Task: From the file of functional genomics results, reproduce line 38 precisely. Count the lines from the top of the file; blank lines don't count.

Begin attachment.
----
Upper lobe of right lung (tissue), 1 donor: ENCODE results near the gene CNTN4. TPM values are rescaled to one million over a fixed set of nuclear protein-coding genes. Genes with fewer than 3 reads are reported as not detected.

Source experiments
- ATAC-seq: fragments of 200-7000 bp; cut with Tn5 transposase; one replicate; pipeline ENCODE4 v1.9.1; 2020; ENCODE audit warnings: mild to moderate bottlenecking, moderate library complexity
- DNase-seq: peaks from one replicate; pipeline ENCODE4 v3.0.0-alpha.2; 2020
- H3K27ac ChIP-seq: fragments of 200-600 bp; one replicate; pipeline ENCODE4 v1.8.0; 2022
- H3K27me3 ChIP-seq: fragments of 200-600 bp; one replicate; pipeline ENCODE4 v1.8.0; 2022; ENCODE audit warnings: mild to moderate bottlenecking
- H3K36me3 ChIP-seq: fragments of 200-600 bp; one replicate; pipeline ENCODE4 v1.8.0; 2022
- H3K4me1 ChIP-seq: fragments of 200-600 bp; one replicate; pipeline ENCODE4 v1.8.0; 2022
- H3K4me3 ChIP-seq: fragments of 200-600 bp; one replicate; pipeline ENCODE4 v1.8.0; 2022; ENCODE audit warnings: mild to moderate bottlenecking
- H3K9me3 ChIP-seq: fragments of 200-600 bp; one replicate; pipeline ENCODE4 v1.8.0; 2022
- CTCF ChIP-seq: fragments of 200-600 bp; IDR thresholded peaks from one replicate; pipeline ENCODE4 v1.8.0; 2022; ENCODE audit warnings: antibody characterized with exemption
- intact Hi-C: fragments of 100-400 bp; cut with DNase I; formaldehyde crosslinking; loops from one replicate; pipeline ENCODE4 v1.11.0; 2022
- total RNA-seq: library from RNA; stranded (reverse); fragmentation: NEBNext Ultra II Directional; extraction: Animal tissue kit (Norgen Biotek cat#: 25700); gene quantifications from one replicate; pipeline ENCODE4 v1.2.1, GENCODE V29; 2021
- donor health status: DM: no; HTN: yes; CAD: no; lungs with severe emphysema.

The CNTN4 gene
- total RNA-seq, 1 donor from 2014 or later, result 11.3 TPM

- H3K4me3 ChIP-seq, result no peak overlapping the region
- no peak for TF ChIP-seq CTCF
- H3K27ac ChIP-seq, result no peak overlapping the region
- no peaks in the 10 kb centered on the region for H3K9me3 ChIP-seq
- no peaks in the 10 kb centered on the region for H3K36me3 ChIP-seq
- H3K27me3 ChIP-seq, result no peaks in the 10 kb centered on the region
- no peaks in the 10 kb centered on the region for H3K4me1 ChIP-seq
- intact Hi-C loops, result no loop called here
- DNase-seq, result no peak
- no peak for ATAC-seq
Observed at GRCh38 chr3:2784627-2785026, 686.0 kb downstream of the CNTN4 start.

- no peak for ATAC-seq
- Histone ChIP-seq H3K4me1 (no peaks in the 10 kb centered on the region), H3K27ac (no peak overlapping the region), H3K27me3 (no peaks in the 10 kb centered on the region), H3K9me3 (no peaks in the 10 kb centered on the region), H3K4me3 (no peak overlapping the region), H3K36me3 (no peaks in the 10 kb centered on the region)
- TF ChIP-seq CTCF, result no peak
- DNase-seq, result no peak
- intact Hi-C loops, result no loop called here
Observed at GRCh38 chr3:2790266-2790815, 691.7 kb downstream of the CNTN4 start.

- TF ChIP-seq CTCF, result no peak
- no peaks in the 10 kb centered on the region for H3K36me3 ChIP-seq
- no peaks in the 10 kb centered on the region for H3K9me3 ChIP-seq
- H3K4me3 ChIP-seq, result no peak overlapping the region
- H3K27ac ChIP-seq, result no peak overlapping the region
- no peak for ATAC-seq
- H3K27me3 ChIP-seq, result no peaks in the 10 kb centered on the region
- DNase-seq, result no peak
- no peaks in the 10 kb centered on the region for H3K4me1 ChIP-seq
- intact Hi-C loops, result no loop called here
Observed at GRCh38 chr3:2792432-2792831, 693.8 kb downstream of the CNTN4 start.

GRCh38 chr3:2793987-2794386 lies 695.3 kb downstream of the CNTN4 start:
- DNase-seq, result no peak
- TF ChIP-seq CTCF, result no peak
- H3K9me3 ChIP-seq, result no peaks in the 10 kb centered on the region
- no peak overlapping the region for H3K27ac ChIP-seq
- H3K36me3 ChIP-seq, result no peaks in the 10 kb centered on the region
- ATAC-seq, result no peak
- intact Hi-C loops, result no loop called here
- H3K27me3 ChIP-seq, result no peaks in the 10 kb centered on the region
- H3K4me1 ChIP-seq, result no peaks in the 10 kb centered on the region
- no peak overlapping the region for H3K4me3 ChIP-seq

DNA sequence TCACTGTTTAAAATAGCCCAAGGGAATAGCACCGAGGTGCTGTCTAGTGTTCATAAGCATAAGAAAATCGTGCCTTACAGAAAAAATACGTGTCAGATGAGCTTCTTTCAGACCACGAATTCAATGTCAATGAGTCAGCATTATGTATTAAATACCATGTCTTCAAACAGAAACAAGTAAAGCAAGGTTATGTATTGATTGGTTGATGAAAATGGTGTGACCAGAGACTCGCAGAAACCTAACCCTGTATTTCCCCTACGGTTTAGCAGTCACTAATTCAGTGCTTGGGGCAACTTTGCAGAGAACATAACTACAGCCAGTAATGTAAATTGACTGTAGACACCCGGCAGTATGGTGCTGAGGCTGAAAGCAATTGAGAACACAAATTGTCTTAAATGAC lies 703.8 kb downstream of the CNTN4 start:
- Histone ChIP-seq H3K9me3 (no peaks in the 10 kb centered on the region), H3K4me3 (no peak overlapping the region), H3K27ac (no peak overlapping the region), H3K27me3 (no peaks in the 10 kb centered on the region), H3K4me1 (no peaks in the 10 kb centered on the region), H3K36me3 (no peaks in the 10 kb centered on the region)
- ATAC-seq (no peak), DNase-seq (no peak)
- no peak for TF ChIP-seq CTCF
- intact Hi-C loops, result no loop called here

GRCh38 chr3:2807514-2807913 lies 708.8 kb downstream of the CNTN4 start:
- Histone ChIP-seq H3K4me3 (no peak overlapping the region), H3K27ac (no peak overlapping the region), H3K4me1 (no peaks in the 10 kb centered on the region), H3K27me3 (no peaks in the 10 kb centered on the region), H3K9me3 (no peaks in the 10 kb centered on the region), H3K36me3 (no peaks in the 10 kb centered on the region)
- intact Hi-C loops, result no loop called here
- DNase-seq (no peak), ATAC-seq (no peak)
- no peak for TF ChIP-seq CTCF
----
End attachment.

- H3K27ac ChIP-seq, result no peak overlapping the region